Minnesota is Making a Killing Off of Civil Asset Forfeiture

Minnesota is Making a Killing Off of Civil Asset Forfeiture

Civil asset forfeiture is getting out of control in the Gopher State.

A new report from the West Central Tribune indicates that the Minnesota state government seized 3 percent more property involved in crimes in 2018 than the year prior.

Even though the increase in the amount of property seized was not that large, the money the state took in cash and sale of forfeitures rose by 18 percent according to a report from the State Auditor’s Office.

317 law enforcement agencies in Minnesota conducted 8,091 forfeitures in 2018, while 7,852  of these were conducted in 2017. The net receipts from the sales of 4,895 forfeitures approximated $8.3 million in 2018. The rest of the 3,196 forfeitures were returned, destroyed or not factored in the latest statistics.

As of 2014, asset forfeitures have been on the rise in Minnesota. The number of completed forfeitures increased by 18 percent and the largest category of items seized fell in the range of $100 to $499 during this time-frame.

Forfeitures dealing with controlled substances and DUI offenses made up 90 percent of forfeitures last year. Drug seizures have risen by 13 percent since 2014.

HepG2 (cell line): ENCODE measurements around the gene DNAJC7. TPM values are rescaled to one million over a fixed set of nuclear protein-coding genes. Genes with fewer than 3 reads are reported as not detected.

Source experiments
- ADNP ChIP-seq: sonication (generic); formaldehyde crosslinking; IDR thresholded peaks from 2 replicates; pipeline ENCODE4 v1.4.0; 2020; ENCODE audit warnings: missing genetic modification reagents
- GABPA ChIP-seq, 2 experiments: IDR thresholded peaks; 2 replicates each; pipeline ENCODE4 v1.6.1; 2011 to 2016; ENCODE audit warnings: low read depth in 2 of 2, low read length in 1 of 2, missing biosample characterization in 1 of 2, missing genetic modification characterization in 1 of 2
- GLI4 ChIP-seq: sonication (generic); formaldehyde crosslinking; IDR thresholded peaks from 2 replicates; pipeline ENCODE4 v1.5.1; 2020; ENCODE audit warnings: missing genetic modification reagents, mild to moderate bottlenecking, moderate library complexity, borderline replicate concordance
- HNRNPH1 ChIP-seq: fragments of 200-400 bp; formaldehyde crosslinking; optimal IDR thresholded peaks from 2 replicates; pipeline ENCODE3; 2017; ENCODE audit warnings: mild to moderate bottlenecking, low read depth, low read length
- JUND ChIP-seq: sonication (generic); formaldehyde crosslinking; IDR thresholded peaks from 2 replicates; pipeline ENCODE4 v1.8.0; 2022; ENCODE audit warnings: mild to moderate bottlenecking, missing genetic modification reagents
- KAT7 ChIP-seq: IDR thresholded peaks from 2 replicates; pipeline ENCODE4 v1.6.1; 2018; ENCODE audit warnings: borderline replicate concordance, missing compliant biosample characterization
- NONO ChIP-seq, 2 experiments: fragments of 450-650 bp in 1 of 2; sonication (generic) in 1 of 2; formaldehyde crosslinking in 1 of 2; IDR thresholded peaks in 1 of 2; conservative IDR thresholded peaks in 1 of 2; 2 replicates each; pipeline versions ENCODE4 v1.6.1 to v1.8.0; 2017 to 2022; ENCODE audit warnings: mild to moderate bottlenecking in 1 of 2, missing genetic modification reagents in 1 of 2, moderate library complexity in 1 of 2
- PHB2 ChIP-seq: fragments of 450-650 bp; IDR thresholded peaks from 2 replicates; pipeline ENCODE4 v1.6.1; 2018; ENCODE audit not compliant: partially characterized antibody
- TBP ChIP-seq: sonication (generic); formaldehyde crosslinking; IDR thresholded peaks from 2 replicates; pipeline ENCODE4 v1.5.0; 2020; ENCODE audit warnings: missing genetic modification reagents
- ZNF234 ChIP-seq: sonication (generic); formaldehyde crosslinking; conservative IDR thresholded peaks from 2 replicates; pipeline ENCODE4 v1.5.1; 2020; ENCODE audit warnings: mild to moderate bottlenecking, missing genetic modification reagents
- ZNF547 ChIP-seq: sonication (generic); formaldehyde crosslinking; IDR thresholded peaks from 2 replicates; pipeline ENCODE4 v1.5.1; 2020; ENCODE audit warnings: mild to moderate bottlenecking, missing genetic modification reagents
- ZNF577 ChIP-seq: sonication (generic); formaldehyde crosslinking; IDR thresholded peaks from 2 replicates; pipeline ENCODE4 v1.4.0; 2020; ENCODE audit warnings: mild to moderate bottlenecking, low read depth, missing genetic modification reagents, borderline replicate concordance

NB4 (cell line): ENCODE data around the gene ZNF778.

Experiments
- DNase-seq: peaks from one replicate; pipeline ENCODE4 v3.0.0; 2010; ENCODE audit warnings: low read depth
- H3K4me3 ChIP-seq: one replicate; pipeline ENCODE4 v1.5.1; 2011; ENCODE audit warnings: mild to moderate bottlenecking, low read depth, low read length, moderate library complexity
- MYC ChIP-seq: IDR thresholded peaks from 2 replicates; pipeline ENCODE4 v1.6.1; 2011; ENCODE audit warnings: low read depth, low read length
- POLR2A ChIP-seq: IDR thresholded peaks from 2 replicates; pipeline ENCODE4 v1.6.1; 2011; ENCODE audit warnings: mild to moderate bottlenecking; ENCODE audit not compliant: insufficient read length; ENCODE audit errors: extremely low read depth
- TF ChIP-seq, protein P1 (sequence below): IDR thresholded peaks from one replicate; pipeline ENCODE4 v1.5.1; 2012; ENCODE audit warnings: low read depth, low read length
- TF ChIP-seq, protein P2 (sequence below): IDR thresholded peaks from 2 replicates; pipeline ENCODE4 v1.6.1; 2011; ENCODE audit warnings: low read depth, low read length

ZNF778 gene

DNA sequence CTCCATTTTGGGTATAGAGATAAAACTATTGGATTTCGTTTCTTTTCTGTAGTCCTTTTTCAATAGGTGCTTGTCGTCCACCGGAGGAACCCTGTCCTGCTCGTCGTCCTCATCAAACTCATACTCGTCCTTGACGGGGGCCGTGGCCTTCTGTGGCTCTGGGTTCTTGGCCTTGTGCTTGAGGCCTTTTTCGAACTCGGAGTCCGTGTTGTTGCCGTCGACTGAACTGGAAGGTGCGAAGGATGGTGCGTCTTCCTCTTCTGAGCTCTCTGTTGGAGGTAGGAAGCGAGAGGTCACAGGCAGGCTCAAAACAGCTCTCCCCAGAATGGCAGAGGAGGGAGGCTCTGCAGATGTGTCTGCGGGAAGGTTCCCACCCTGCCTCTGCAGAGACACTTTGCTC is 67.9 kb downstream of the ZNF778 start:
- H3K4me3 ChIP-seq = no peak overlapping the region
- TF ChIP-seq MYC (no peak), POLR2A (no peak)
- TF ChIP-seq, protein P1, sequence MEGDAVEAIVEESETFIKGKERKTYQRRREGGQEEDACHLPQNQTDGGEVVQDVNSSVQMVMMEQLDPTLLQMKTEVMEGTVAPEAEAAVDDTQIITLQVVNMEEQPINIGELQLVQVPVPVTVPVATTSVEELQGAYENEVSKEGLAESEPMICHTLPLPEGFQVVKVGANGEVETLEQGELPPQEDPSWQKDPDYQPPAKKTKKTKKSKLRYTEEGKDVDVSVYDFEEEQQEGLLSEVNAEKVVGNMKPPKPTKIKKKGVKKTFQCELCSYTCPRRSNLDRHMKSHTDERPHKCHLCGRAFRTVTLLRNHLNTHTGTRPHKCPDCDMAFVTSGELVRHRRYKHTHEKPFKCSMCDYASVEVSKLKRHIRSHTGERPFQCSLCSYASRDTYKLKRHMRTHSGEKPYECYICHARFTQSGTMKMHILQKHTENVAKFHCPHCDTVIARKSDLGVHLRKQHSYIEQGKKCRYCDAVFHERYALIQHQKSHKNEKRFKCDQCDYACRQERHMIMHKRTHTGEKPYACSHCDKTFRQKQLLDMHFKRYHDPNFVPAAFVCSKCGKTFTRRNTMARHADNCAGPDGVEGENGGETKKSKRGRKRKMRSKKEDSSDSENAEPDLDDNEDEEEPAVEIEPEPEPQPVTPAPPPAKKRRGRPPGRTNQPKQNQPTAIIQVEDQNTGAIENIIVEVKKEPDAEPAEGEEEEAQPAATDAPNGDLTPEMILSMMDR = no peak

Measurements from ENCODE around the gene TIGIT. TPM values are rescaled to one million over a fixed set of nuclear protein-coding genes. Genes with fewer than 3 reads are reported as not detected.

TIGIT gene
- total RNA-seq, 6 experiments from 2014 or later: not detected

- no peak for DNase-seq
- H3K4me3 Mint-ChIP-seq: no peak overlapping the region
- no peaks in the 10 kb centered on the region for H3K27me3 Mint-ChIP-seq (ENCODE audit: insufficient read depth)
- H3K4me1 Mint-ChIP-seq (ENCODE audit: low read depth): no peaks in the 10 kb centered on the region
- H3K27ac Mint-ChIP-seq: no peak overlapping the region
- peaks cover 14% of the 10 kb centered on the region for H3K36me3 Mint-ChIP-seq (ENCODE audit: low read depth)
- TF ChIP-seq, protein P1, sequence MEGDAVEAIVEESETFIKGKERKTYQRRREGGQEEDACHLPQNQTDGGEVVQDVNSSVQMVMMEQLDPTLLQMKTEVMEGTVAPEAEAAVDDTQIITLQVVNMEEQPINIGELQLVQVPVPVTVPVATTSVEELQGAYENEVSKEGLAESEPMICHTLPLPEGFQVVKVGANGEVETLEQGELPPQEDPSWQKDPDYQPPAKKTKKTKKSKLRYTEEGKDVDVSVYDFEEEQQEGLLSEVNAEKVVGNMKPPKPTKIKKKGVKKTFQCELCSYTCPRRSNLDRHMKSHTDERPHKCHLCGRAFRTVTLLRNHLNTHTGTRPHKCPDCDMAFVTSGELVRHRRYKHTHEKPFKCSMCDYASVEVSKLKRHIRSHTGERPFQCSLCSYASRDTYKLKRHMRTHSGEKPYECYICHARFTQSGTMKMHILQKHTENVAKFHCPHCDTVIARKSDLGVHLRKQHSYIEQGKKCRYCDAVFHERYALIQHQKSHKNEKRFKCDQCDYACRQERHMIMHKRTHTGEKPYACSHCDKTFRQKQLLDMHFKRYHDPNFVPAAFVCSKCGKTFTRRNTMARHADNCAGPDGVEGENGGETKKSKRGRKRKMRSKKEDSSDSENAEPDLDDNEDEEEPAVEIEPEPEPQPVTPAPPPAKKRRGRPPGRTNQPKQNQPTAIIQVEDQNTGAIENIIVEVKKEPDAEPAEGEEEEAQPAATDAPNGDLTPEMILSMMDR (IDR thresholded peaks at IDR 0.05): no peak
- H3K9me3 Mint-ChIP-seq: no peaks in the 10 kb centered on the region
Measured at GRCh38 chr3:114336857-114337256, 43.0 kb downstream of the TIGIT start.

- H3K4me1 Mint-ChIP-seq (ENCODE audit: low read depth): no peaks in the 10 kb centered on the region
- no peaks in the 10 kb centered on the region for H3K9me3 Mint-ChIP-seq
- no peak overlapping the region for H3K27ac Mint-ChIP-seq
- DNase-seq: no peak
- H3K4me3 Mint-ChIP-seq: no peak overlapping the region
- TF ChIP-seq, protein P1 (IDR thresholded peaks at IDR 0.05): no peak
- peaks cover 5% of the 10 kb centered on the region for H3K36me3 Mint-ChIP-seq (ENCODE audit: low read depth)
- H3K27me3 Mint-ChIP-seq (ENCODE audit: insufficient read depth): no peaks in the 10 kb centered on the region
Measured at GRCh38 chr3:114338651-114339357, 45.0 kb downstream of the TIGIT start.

Putting it bluntly, civil asset forfeiture is a racket.  Law enforcement agencies seized $4.5 billion in assets in 2014 alone. From 2001 to 2014, they seized $29 billion in assets. On top of that, this practice has dubious constitutionality. In most states, civil asset forfeiture is conducted without the accused in question receiving a conviction—a clear violation of due process.

Minnesota is one state that needs to boost its protections against unjust asset forfeiture practices. According to the Institute for Justice’s Policing for Profit index, Minnesota has a D+ rating as far as its civil asset forfeiture laws are concerned.

Instead, Minnesota should take after states like Nebraska and New Mexico by strengthening due process standards during these procedures. It can also go a step further by refusing to prosecute non-violent drug cases, thus removing asset forfeiture out of the equation. Civil asset forfeiture reform is a winnable battle, and Minnesota is another place that liberty activists should target for civil asset forfeiture reform.

Comment section

3 thoughts on “Minnesota is Making a Killing Off of Civil Asset Forfeiture

  1. they get away with this because they are a border state! Residents come up to Canada for LEGAL pot and get nailed when they return.

  2. Dear Mr. Nino:
    The best reforms have been in enacted in New Mexico and Nebraska because legislators ended civil forfeiture and replaced with criminal forfeiture. The changes to laws in Arkansas and Michigan will likely have little effect because property owns will rationally not engage in civil litigation because the cost of litigation exceeds the value of most seizures. The bill enacted in ND may make the situation worse for property owners. Please email me if you would like to talk further.

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